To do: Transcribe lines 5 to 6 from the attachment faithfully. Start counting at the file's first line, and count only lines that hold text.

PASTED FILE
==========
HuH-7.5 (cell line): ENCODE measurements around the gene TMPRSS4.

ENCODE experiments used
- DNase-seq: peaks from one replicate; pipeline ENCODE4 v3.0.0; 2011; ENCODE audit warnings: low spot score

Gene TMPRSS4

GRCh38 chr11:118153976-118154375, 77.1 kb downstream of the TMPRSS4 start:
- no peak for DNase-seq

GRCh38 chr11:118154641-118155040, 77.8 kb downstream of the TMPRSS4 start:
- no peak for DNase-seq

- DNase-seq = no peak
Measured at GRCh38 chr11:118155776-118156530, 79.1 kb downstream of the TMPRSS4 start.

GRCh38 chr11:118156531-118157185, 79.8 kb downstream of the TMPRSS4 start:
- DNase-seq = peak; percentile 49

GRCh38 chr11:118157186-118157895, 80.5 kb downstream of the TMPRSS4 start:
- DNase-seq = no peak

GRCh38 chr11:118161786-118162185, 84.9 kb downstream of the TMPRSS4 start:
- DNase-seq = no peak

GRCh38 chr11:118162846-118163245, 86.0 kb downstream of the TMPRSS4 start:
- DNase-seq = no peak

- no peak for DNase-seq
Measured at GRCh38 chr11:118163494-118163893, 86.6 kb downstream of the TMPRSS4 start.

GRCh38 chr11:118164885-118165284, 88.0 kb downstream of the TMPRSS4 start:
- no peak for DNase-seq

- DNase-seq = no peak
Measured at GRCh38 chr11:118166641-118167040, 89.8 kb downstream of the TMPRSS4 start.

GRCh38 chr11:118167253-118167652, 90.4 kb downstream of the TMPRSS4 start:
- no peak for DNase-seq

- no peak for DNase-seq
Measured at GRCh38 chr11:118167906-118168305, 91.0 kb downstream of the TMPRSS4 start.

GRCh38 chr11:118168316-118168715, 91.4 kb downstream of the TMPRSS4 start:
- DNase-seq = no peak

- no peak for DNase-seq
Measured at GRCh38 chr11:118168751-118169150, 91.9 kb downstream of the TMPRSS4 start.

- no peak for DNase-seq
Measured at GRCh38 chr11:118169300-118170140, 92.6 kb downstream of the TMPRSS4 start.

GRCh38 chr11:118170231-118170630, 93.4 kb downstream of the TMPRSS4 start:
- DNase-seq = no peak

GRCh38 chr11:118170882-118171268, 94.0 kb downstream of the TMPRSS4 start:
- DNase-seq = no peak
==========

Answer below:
GRCh38 chr11:118153976-118154375, 77.1 kb downstream of the TMPRSS4 start:
- no peak for DNase-seq